In “Echo,” players assume the role of En, a woman who has been in hypersleep for over 100 years. At the start of her adventure, she is woken up by London, the A.I. onboard her ship. Niceties do not figure into their catch-up chat. The lapsed century has done little to dull London’s bitterness over the loss of his human partner, Fisher, who was hired to find En after she ran away from home. London believes that Fisher died pursuing her, while she contends that she saved Fisher’s life by using a technological process to “translate” his dying self into a red cube. Themes of guilt, exculpation, and purpose, run through the story line. Rose Leslie, who played Jon Snow’s tragic lover, Ygritte, in “Game of Thrones,”and Nick Boulton are endearingly antagonistic in their roles as En and London, respectively.
For London, talk of reincarnation is nonsense, a hopeless byproduct of En’s upbringing. Through a careful process of gene-editing, En was cultivated to become a “Resourceful” by a man whom she refers to as her grandfather. Resourcefuls were bred to be hypercompetitive people who vied with each other for a chance to journey to a palace said to be full of wonders, not the least of which is its ability to grant immortality. En believes that the palace houses the means to restore Fisher to his human form. Despite his skepticism, London plots a course to the coordinates that En took from her grandfather.
The coordinates lead to an unknown planet where En eventually finds herself standing on a bright cube-like structure. Similar structures extend in all directions as far as the eye can see. After she finds an opening in its surface, she travels down a series of stairs and catwalks that lead to an entryway that segues into a marbled -floor palace. The palace is dark save for the light emanating from En’s spacesuit.
The search for a light source takes En through larger and larger rooms, many of which are packed with gilt-edged furniture. Arched mirrors reflect her image back to her. En finds a key that slots into a device that floods the palace with light from innumerable sources. Later, she inserts the red cube, which she believes contains Foster, into an unknown device. London tells her that this action triggered-palace wide anomalies.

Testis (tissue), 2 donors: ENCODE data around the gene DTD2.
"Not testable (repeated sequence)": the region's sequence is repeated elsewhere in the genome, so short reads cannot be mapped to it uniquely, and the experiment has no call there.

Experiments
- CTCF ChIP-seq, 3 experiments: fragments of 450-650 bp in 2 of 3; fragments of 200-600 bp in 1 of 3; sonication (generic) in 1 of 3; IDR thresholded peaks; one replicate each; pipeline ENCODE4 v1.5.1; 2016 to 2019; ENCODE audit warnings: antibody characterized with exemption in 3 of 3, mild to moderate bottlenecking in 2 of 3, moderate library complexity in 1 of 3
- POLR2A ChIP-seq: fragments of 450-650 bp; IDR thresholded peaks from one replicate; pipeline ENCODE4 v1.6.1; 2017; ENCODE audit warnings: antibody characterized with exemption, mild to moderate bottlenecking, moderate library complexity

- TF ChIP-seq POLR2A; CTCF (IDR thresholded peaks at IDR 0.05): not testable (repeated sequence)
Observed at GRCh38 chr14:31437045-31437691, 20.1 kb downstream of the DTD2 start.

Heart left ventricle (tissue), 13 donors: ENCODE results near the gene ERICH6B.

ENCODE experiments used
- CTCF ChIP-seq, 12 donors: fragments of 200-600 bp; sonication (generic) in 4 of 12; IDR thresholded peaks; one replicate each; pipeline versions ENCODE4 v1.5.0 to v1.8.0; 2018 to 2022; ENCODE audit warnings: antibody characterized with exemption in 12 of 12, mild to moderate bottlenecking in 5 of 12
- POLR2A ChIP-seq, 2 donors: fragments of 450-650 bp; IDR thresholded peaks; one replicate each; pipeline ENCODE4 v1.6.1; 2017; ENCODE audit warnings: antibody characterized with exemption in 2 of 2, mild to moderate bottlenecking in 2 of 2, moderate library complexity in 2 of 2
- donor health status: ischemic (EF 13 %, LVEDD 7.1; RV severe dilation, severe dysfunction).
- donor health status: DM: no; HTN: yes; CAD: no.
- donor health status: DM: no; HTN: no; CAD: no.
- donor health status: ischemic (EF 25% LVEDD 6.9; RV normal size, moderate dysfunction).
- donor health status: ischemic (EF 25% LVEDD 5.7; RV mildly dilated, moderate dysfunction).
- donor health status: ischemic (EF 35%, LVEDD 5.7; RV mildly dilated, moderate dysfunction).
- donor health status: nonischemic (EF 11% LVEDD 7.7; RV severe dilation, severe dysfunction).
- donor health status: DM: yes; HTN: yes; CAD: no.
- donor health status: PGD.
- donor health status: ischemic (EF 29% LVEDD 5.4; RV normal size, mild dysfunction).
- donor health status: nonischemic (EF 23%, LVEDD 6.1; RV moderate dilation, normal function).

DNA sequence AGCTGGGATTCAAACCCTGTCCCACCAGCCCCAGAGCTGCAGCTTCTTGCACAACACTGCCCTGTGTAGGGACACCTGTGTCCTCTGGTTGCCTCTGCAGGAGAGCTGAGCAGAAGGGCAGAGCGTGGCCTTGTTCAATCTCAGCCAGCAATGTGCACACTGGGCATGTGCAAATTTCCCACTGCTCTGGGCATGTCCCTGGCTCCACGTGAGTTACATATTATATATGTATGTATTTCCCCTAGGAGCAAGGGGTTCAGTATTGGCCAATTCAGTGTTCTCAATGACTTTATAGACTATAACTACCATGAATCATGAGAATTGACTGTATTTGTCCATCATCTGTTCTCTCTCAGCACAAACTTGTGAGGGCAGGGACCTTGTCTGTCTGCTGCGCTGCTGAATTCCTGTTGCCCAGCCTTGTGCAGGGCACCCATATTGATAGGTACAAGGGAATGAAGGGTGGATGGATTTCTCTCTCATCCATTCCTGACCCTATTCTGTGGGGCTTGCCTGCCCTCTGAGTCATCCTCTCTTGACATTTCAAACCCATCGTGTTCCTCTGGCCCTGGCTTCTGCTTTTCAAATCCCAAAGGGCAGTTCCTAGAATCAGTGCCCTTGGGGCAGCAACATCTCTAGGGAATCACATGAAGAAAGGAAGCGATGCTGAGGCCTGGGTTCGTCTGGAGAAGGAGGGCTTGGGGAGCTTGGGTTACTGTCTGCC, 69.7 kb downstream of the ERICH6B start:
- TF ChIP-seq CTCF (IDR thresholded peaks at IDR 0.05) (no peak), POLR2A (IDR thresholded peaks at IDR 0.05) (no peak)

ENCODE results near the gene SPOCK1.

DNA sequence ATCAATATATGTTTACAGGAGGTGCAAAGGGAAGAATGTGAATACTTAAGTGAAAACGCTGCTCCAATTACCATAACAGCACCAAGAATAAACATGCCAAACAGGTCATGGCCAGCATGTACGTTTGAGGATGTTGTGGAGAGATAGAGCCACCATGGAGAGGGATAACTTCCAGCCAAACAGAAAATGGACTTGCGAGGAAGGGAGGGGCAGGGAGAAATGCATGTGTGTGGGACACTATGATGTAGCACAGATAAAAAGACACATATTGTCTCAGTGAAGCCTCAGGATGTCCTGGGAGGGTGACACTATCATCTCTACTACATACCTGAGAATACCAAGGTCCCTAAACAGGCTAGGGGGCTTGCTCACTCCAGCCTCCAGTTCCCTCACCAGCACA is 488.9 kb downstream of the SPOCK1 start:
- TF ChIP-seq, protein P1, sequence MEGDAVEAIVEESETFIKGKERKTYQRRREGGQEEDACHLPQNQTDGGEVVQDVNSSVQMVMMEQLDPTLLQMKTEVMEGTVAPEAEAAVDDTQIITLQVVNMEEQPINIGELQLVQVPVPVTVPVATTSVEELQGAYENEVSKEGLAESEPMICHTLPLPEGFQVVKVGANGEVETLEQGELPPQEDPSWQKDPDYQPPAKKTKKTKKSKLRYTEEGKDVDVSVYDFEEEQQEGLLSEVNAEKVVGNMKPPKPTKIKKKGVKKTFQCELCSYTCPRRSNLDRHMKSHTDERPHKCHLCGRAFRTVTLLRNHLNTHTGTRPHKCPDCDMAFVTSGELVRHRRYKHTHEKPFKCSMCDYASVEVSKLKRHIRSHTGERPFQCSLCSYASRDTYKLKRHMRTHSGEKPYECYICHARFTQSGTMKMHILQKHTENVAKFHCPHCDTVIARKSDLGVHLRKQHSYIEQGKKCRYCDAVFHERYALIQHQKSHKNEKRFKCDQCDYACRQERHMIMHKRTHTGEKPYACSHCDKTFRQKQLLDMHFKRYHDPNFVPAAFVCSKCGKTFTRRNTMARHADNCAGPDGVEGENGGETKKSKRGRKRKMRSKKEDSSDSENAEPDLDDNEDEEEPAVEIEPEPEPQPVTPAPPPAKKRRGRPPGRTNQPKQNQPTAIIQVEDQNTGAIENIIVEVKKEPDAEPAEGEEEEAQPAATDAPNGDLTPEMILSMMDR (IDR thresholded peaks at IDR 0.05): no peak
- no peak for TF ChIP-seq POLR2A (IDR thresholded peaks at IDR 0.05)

In a room full of chandeliers, the lights flicker, then a blackout occurs as the palace’s systems shut down. When, after a short period of time, the lights go back up, En discovers flowers on the tables around her. The lights then go back off and the palace’s systems fall into a pattern of crashing and rebooting.
As En descends further into the labyrinth, she encounters strange piles of goo that evolve over a few light dark cycles into hostile replicas of herself. Each time a blackout occurs these “Echoes” reboot and adapt or disperse based on En’s actions from the previous cycle. Although the Echoes will try to choke her on sight, En discovers that they are limited in their movements. They won’t vault over a balustrade, cross through a pool of water, or pull out a gun and shoot unless En performed those actions during a previous light cycle. It’s been awhile since I played a game where the ability to shoot an opponent felt so alternatingly risky and exhilarating.
“Echo” is a game where your behavior comes back to haunt you. It’s designed to make you think twice about using the range of your capabilities. It constricts you in a way that feels familiar to other stealth action games, e.g. it’s important to study enemy patrol patterns before scampering about, but the mind game it leads you into playing against yourself is what’s most remarkable. At the end of the journey you’ll find, as Raskolnikov did in “Crime and Punishment”, that it’s not killing someone that’s difficult, it’s getting away with it.
Christopher Byrd is a Brooklyn-based writer who has been playing video games since the days of the Atari 2600. His writing has appeared in the New York Times Book Review, the Barnes & Noble Review, Al Jazeera America, the Guardian and elsewhere. Follow him on Twitter @Chris_Byrd.
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